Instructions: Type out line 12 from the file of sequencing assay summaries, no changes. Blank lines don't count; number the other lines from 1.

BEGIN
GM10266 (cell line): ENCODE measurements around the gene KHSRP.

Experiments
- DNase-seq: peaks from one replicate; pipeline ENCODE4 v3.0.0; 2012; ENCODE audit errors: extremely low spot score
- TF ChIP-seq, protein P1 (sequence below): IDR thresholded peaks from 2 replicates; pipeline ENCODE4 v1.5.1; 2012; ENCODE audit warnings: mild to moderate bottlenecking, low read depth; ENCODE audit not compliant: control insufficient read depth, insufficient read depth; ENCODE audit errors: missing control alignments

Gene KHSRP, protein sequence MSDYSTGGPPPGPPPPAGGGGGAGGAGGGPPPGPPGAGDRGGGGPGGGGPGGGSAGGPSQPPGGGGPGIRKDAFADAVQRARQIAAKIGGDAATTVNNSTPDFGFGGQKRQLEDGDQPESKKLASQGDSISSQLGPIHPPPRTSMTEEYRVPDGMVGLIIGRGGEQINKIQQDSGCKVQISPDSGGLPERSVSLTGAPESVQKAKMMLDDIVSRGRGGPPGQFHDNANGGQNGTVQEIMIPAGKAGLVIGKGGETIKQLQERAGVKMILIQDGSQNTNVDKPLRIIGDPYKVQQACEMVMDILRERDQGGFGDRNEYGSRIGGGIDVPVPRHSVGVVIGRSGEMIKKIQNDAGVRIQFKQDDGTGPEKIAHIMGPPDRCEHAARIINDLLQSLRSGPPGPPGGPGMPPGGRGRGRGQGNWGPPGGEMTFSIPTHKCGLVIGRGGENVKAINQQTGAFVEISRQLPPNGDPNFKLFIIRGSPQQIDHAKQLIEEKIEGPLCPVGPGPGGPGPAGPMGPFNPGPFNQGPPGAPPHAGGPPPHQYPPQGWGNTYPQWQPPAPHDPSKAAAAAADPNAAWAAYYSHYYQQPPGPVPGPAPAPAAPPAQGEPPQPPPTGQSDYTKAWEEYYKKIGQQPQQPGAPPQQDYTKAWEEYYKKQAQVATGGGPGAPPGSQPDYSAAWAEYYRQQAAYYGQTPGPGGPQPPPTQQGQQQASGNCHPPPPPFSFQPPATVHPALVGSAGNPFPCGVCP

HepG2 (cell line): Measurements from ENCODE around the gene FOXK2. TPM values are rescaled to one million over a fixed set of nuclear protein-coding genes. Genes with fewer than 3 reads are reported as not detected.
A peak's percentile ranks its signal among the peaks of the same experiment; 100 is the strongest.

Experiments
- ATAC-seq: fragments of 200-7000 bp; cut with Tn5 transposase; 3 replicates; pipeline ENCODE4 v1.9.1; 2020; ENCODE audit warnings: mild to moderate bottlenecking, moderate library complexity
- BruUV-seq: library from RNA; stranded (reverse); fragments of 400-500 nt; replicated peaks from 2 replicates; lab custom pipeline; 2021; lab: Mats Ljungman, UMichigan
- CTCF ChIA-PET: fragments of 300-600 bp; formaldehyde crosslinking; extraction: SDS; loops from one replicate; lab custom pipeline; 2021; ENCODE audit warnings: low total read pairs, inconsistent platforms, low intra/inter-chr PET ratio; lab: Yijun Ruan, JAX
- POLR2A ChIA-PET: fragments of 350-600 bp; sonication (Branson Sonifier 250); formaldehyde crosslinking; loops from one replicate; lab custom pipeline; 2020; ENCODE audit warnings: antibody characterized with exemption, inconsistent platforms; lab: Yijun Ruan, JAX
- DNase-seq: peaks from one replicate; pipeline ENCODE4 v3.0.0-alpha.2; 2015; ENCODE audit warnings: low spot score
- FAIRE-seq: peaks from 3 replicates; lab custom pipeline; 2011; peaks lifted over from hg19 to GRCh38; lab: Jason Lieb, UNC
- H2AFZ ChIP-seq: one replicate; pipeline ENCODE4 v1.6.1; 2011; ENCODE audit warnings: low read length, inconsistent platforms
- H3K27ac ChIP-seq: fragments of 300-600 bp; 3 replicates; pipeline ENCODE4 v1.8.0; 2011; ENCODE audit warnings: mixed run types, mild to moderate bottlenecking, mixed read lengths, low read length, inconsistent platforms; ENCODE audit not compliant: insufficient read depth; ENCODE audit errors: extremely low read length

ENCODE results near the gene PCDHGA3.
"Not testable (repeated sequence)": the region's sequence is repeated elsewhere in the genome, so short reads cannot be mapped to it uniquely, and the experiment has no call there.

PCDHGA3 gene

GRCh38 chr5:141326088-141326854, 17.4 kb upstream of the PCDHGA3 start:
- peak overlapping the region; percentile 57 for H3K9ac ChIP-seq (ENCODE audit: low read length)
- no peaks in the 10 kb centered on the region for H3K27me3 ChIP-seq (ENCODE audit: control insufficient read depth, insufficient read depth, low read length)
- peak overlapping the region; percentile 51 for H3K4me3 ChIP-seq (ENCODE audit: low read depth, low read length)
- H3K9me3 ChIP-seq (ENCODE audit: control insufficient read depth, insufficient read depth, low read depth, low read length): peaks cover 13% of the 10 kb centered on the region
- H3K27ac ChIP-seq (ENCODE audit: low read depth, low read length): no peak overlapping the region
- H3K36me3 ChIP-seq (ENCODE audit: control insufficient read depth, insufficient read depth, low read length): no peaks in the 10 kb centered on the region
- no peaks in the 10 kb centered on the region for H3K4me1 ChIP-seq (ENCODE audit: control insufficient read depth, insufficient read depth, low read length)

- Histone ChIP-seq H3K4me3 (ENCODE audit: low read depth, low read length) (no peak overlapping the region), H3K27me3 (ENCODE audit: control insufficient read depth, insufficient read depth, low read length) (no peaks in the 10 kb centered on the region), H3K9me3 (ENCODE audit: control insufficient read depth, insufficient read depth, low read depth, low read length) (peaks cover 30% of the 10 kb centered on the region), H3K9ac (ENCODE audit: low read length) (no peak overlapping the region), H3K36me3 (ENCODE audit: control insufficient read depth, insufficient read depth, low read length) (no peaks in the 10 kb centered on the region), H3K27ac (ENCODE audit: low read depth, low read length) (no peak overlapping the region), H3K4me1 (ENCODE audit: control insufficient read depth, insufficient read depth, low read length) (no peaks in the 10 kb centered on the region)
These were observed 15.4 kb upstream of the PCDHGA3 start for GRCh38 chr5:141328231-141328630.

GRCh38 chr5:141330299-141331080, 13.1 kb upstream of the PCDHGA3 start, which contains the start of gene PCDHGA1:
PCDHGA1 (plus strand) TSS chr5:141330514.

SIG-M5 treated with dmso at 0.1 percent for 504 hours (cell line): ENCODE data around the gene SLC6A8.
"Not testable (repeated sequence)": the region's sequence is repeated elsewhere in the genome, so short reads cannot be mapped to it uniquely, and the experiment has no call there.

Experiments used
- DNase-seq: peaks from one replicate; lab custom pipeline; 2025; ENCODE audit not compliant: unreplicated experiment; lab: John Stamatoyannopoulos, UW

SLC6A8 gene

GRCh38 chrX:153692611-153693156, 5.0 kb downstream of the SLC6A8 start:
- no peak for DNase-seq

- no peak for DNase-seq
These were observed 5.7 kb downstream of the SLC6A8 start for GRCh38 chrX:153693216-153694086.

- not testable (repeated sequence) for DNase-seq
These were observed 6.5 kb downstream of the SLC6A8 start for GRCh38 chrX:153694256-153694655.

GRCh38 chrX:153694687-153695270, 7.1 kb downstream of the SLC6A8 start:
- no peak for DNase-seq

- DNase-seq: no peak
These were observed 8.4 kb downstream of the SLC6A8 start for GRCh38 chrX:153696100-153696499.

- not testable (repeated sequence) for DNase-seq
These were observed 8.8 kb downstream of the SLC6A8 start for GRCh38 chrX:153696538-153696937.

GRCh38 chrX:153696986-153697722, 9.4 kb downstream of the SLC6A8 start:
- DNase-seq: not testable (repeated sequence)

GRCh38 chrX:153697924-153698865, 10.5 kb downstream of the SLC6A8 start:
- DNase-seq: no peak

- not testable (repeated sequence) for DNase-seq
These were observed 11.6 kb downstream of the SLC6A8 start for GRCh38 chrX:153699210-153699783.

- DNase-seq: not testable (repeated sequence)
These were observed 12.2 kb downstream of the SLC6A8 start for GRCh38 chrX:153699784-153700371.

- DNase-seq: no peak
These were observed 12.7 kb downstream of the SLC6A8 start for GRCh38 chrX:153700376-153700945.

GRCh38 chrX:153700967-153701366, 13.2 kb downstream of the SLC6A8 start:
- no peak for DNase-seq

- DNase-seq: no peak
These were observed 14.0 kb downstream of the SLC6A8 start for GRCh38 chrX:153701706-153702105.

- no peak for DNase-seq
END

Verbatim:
- POLR2A ChIA-PET: fragments of 350-600 bp; sonication (Branson Sonifier 250); formaldehyde crosslinking; loops from one replicate; lab custom pipeline; 2020; ENCODE audit warnings: antibody characterized with exemption, inconsistent platforms; lab: Yijun Ruan, JAX